I asked for it once and never received it so I don't see how asking for another copy would make sense.
They claim they sent you one, you say you never got it. So contact them and say you never got it and ask for one.

However, as LSLGuy mentioned, you don;t attach the 1099 so if you have the correct info, go ahead. But you have until 4-17 to file, so no hurry.
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  #15  
Old 02-11-2007, 12:48 PM
SweetHomeColorado SweetHomeColorado is offline
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Okay, so it looks like I'm going to just turbotax a 1099 form to the best of my knowledge. My earnings are very clear and precise (and really, aren't that much.)
I have a lot of write-offs since those are very prevalent in the work I had done. Do I reflect them on the return?
Any other tips for the 1099? Do you think I'm doing the right thing?
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  #16  
Old 02-11-2007, 01:52 PM
Ass For A Hat Ass For A Hat is offline
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Quote:
Originally Posted by Exapno Mapcase
The 1099s have to go to the payee by January 31, 2007. The cover sheet, along with a 1096 form have to go to the IRS by February 28, 2007.
For what it's worth...electronic filers don't have to submit 1099s to the IRS until 4/2/07.
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  #17  
Old 02-11-2007, 02:09 PM
Exapno Mapcase Exapno Mapcase is offline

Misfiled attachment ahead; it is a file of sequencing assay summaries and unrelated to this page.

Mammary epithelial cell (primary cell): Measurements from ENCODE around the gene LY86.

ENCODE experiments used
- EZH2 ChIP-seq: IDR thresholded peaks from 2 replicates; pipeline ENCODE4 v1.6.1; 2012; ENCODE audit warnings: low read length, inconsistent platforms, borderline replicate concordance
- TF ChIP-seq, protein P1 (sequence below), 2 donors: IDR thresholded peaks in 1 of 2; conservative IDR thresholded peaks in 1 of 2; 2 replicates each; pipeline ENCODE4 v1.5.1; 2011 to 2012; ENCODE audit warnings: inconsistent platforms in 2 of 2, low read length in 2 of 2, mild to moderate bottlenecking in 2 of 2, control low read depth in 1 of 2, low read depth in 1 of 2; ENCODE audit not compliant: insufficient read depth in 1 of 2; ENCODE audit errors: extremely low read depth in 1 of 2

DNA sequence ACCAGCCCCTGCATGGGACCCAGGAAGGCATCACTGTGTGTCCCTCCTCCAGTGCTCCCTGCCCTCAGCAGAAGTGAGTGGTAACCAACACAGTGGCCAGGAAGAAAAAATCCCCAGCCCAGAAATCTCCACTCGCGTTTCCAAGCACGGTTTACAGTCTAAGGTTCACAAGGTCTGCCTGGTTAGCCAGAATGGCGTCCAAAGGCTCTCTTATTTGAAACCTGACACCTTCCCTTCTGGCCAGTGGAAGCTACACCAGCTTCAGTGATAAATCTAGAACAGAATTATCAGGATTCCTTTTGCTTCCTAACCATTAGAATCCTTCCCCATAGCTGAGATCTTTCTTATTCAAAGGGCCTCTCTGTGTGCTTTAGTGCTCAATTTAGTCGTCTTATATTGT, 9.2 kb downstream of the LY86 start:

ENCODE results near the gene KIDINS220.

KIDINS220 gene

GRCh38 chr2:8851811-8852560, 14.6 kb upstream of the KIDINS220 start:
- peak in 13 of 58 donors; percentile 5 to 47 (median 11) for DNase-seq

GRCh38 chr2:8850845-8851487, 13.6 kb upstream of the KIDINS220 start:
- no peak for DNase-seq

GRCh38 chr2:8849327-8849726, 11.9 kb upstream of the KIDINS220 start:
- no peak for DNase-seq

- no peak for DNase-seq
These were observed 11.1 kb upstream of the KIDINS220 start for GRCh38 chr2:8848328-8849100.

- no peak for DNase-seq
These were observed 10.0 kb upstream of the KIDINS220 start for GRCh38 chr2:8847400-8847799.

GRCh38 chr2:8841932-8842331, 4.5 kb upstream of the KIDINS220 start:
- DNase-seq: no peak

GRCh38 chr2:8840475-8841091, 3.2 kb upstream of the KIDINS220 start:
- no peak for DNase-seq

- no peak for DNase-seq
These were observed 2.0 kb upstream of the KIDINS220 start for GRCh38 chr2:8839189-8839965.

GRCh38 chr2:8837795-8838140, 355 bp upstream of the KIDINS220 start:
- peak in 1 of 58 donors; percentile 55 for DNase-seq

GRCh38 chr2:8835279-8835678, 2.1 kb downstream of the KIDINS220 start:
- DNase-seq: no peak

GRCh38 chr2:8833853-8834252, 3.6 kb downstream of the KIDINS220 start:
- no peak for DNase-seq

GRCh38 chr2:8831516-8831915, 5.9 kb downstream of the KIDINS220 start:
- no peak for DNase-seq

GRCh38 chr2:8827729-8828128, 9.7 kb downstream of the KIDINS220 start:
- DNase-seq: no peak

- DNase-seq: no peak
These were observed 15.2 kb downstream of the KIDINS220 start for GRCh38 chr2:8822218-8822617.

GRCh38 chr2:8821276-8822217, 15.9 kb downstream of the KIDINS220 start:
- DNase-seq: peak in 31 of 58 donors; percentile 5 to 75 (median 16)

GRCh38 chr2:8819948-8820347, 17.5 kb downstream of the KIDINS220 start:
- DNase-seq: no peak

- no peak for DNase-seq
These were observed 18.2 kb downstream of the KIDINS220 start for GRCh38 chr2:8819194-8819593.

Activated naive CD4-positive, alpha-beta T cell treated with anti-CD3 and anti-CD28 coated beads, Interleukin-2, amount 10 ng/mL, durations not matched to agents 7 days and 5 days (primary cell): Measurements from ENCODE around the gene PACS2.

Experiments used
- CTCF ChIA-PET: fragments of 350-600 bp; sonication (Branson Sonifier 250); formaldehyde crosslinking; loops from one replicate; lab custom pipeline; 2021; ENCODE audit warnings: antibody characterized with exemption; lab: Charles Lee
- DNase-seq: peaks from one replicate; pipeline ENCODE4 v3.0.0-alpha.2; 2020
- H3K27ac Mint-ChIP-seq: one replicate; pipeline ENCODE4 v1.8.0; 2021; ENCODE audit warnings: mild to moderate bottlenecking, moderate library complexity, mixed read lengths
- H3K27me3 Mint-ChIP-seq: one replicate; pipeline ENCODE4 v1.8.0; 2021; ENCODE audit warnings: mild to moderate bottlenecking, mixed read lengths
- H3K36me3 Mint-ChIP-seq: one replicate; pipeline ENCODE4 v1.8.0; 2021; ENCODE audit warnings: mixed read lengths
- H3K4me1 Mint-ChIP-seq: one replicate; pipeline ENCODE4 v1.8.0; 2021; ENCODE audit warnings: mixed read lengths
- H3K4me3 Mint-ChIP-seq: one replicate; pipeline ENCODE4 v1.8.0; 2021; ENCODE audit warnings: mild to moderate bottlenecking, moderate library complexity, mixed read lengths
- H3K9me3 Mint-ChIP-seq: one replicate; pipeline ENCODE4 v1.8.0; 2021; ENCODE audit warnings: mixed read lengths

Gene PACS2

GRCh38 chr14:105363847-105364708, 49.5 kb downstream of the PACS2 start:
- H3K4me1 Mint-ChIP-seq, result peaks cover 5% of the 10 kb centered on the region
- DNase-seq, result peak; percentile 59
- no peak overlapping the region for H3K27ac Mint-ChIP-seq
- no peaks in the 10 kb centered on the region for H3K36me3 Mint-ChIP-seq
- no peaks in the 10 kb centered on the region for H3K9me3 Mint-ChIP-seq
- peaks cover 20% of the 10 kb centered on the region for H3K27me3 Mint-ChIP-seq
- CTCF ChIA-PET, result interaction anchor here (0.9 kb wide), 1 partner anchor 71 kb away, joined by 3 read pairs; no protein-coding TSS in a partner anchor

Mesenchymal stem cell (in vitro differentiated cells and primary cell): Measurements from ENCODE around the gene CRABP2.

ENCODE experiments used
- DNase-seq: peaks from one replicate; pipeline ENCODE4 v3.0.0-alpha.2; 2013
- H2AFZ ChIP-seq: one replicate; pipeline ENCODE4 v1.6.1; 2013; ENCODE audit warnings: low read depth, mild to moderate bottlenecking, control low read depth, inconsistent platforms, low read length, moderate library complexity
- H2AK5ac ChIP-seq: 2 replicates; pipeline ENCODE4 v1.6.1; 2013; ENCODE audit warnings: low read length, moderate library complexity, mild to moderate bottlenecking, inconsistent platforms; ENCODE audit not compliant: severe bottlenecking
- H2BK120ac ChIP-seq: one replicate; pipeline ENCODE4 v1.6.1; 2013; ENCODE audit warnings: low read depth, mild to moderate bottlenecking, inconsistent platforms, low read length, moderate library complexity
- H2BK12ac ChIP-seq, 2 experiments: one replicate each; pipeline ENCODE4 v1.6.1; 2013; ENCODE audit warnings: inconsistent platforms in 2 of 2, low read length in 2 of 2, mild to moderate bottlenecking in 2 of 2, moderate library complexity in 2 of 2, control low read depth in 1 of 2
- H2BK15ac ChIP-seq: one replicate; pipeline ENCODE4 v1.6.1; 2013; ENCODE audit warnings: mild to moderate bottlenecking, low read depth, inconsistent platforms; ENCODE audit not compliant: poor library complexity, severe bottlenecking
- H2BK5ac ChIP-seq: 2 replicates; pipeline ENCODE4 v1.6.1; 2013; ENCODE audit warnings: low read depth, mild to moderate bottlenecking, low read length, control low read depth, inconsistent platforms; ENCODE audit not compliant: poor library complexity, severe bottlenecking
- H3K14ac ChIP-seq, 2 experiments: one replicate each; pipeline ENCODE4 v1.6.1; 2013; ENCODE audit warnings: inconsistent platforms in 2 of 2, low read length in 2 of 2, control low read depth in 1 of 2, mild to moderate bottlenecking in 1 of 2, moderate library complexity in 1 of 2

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Quote:
Originally Posted by SweetHomeColorado
Okay, so it looks like I'm going to just turbotax a 1099 form to the best of my knowledge. My earnings are very clear and precise (and really, aren't that much.)
I have a lot of write-offs since those are very prevalent in the work I had done. Do I reflect them on the return?
Any other tips for the 1099? Do you think I'm doing the right thing?
You don't do anything with a 1099. You submit a Schedule C and put your income and expenses on it.
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  #18  
Old 02-11-2007, 05:33 PM
Billdo Billdo is offline
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Quote:
Originally Posted by Exapno Mapcase
You don't do anything with a 1099. You submit a Schedule C and put your income and expenses on it.
Nitpick: Instead of a Schedule C, taxpayers may be able to alternately file a Schedule C-EZ if you have (I believe) less than $5,000 in business expense deductions (subject to some restrictions).

However, Schedule C or C-EZ filers will also be required to file a Schedule SE, and pay self-employment taxes on any Schedule C income.

Note that this is just general discussion of tax filing, not relating to your particular situation. I am not your lawyer or tax advisor, and you should consult a qualified tax professional for any specific questions. Good luck.
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  #19  
Old 02-11-2007, 05:53 PM
Keeve Keeve is offline
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Quote:
Originally Posted by SweetHomeColorado
I have a lot of write-offs since those are very prevalent in the work I had done. Do I reflect them on the return?
If you are referring to business expenses, oh yes, definitely. Read Schedule C carefully, and you'll see lots of different kinds of expenses that you might deduct.
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  #20  
Old 02-11-2007, 06:03 PM
Rusalka Rusalka is offline
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All kinds of contractors do work without getting a 1099. The construction trades, for example. When is the last time you called a plumber or carpenter for a major job and then sent them a 1099 at the end of the year?

If an artist does a portrait or a painting, or sells a painting, none of that involves a 1099. Those are just a few examples.